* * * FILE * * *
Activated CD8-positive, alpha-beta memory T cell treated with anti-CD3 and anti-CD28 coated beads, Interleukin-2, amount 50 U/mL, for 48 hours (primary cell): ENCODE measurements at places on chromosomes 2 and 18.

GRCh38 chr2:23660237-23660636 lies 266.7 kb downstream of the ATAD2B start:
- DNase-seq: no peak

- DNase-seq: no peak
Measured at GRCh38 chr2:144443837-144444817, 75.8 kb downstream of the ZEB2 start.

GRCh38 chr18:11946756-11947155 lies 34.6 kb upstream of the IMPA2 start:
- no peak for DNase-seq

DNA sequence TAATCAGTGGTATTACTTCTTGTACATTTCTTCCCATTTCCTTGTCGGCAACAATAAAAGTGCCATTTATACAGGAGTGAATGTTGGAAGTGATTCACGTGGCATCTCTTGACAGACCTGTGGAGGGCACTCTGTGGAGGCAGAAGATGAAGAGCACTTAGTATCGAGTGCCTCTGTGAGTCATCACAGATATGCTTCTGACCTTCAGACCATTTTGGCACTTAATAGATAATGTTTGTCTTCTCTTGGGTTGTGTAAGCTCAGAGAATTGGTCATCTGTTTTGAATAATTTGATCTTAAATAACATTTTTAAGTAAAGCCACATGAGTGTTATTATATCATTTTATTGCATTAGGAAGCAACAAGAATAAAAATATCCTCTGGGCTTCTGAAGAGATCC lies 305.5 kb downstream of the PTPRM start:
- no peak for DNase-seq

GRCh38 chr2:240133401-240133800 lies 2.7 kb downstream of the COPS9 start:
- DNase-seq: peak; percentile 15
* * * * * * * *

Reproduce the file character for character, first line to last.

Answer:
Activated CD8-positive, alpha-beta memory T cell treated with anti-CD3 and anti-CD28 coated beads, Interleukin-2, amount 50 U/mL, for 48 hours (primary cell): ENCODE measurements at places on chromosomes 2 and 18.

GRCh38 chr2:23660237-23660636 lies 266.7 kb downstream of the ATAD2B start:
- DNase-seq: no peak

- DNase-seq: no peak
Measured at GRCh38 chr2:144443837-144444817, 75.8 kb downstream of the ZEB2 start.

GRCh38 chr18:11946756-11947155 lies 34.6 kb upstream of the IMPA2 start:
- no peak for DNase-seq

DNA sequence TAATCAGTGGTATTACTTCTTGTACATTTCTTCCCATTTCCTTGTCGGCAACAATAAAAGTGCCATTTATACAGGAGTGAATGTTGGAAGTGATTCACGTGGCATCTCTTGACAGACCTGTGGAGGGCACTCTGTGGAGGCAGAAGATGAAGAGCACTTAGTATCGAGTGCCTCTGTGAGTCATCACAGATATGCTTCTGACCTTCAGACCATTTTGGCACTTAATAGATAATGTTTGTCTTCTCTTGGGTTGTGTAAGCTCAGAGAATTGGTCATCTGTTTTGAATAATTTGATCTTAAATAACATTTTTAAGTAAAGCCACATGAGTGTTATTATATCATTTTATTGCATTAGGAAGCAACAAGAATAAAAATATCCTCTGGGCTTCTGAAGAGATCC lies 305.5 kb downstream of the PTPRM start:
- no peak for DNase-seq

GRCh38 chr2:240133401-240133800 lies 2.7 kb downstream of the COPS9 start:
- DNase-seq: peak; percentile 15